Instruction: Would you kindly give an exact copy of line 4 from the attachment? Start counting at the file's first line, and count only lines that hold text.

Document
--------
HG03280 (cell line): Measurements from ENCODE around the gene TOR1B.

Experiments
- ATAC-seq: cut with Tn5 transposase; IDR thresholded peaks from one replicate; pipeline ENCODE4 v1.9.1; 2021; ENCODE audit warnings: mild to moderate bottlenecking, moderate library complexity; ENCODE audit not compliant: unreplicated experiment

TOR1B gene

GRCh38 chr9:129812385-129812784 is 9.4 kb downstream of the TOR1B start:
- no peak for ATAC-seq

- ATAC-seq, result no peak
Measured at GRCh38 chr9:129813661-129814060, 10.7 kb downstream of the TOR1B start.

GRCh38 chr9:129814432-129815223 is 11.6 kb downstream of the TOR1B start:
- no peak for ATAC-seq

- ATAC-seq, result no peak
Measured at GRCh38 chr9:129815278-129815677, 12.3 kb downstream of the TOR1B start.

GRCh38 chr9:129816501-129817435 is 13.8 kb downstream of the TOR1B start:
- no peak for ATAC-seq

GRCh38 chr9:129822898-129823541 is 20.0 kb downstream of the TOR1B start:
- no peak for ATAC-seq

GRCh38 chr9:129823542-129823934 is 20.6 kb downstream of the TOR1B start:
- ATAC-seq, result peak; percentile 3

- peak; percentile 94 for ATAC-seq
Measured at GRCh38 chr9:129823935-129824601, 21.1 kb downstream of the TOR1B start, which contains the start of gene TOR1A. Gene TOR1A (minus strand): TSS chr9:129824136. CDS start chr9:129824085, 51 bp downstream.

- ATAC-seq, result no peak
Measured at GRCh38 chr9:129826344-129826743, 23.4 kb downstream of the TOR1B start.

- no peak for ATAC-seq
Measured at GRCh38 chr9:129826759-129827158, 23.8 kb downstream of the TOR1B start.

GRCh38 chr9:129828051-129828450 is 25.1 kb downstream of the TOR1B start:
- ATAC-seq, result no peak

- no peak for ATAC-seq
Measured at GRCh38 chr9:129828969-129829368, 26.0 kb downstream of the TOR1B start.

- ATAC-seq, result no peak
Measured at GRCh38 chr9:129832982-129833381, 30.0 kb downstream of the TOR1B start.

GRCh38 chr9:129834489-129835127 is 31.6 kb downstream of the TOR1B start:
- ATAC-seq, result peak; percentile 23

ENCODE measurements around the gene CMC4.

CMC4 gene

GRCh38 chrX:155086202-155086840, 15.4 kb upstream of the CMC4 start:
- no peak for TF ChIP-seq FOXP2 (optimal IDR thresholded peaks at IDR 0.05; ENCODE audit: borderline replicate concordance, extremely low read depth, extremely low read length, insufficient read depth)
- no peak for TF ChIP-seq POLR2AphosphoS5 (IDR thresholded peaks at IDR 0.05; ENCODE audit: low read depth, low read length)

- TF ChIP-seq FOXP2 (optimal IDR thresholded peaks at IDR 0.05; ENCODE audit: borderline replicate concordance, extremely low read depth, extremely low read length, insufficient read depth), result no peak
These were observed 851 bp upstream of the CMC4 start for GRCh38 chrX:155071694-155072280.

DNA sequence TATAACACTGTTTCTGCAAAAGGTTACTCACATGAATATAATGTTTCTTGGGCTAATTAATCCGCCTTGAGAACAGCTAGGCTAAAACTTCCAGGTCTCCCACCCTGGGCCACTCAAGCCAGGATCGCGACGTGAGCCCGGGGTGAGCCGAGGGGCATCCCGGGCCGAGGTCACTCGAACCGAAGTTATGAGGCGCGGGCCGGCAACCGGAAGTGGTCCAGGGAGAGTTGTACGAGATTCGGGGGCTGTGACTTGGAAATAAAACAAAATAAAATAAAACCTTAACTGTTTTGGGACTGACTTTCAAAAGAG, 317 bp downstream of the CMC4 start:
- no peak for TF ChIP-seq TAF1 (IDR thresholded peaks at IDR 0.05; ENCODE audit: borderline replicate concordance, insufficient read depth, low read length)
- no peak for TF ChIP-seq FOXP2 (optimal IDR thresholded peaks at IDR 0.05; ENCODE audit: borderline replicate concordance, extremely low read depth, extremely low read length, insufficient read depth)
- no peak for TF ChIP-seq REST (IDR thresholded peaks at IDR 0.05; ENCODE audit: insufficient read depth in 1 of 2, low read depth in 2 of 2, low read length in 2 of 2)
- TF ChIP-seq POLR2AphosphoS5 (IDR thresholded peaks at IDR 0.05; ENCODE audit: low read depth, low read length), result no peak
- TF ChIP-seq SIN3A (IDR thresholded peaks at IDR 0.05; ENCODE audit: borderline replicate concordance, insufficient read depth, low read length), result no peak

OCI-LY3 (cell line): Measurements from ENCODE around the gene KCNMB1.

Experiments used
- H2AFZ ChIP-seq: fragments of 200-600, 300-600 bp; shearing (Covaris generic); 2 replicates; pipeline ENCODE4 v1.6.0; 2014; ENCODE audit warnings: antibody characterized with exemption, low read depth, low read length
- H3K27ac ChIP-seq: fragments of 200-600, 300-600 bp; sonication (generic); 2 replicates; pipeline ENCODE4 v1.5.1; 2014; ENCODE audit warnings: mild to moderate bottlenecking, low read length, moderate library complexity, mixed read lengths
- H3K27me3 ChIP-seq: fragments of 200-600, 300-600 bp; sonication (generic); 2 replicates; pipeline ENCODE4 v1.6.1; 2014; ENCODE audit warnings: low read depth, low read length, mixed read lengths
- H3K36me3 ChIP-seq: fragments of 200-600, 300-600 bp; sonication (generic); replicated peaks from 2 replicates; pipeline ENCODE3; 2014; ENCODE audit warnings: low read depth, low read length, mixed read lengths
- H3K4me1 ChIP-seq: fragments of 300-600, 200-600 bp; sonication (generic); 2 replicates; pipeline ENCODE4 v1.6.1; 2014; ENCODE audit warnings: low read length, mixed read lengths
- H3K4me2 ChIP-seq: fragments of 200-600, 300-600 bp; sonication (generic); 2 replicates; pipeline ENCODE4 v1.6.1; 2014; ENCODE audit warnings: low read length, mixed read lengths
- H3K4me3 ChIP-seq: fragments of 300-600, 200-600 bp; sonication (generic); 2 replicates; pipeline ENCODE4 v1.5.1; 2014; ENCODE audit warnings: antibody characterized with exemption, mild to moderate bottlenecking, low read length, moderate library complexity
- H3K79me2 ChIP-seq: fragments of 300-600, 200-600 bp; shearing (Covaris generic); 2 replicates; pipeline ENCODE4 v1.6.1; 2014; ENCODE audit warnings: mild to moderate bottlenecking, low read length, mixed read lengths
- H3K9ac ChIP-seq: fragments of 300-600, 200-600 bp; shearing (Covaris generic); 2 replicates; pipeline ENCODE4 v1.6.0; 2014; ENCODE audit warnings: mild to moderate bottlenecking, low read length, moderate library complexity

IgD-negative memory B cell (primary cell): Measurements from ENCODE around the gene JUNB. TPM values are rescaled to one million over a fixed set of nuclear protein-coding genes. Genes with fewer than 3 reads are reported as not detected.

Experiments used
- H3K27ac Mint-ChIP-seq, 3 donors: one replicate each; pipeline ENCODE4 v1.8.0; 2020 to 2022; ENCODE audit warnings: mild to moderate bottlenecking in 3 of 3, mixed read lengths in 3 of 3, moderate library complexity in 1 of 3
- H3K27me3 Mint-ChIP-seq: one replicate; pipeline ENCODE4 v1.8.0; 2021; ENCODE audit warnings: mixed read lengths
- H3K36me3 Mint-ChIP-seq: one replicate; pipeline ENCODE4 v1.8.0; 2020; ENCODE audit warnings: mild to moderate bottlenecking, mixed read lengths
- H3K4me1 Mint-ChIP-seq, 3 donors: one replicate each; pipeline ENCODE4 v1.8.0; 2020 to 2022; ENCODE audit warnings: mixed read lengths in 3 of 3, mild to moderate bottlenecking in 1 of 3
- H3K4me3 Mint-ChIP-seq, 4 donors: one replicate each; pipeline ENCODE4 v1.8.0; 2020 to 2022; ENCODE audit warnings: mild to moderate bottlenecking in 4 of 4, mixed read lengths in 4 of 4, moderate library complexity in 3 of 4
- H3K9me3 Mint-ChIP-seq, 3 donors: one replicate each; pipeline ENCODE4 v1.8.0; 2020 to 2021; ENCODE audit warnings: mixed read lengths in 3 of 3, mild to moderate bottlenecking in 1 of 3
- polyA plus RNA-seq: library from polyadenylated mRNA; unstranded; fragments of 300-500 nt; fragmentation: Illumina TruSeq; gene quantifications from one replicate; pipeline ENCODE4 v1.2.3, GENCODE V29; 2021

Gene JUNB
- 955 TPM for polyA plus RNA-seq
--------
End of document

TOR1B gene